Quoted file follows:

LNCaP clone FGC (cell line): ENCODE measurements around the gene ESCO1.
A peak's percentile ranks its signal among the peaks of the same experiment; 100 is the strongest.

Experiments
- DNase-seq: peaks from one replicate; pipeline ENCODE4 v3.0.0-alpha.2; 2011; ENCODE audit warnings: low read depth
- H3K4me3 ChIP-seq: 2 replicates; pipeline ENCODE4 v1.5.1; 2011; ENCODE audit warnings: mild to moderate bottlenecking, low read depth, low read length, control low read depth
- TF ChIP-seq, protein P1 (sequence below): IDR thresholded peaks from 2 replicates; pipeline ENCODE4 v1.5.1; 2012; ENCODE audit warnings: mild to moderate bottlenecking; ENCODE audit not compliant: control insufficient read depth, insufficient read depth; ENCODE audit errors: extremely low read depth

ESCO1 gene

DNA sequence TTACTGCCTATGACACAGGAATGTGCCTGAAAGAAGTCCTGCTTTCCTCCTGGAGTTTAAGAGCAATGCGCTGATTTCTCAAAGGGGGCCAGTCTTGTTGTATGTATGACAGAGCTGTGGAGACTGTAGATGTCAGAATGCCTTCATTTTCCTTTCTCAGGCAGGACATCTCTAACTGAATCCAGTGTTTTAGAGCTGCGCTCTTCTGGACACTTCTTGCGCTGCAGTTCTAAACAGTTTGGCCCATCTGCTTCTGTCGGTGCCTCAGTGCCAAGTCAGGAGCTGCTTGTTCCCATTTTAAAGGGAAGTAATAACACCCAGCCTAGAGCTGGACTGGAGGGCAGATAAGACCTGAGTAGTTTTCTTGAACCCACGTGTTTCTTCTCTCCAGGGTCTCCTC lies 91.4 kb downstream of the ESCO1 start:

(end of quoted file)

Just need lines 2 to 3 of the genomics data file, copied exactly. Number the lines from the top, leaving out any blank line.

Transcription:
A peak's percentile ranks its signal among the peaks of the same experiment; 100 is the strongest.

Experiments